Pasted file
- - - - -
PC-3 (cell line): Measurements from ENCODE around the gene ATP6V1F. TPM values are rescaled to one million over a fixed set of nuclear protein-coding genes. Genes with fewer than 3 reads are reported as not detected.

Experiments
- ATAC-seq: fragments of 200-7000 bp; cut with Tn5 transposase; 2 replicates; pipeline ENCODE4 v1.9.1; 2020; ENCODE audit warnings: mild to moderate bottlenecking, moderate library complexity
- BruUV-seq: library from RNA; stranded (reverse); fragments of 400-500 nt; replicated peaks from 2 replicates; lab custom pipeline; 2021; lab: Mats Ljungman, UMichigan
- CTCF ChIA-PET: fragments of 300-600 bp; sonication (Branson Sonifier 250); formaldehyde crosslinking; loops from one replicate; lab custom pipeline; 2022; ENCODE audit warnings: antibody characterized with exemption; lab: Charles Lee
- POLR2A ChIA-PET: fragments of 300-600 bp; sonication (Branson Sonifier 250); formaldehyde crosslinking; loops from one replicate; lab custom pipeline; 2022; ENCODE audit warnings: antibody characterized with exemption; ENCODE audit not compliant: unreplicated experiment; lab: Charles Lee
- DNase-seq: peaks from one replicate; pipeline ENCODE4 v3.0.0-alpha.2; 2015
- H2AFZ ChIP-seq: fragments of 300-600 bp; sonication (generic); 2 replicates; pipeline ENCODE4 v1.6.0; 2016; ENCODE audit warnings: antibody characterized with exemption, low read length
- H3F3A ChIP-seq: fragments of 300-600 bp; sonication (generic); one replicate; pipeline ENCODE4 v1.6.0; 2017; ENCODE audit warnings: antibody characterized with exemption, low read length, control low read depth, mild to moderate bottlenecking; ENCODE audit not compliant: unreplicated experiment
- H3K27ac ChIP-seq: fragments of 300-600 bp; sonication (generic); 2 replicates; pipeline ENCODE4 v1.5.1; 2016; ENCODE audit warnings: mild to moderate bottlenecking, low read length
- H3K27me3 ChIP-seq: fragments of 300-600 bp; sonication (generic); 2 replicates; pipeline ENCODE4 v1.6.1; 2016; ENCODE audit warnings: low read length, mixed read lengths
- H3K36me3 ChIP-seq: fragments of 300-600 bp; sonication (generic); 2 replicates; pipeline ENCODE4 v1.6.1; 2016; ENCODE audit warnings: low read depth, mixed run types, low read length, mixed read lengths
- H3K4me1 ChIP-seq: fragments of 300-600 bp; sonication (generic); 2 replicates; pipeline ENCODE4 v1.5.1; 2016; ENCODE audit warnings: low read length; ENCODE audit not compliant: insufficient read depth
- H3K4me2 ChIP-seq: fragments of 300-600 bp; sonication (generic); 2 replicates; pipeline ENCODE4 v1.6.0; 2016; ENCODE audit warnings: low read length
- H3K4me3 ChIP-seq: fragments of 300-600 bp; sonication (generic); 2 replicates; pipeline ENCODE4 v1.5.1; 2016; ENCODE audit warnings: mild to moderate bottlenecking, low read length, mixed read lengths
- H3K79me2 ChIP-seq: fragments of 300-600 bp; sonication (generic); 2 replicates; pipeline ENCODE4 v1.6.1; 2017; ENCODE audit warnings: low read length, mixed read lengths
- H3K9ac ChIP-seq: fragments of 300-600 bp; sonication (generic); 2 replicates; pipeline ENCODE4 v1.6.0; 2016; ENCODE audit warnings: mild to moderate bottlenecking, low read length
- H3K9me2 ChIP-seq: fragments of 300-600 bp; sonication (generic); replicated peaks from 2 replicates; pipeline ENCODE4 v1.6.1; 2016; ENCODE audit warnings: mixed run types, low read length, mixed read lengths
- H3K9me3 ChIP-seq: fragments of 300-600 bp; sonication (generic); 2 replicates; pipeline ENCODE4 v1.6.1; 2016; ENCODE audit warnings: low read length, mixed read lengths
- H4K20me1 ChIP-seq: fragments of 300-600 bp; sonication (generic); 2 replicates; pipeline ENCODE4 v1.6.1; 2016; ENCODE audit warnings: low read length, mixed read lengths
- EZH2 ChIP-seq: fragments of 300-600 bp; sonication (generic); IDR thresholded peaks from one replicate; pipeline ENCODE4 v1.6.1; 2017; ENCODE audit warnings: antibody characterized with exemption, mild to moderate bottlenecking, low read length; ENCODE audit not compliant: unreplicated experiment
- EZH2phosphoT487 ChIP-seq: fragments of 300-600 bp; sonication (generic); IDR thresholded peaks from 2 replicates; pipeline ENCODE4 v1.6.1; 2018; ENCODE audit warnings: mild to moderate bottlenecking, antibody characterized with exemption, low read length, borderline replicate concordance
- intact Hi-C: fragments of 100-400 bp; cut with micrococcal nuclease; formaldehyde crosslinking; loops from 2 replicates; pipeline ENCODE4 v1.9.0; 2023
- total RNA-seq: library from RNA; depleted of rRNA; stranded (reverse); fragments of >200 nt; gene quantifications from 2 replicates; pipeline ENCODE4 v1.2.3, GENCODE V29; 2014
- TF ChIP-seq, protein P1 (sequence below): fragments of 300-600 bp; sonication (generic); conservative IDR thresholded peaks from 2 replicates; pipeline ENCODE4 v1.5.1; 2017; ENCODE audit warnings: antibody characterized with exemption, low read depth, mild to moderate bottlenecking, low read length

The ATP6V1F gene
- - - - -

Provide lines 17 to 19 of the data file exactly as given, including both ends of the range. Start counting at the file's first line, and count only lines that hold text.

- H3K9ac ChIP-seq: fragments of 300-600 bp; sonication (generic); 2 replicates; pipeline ENCODE4 v1.6.0; 2016; ENCODE audit warnings: mild to moderate bottlenecking, low read length
- H3K9me2 ChIP-seq: fragments of 300-600 bp; sonication (generic); replicated peaks from 2 replicates; pipeline ENCODE4 v1.6.1; 2016; ENCODE audit warnings: mixed run types, low read length, mixed read lengths
- H3K9me3 ChIP-seq: fragments of 300-600 bp; sonication (generic); 2 replicates; pipeline ENCODE4 v1.6.1; 2016; ENCODE audit warnings: low read length, mixed read lengths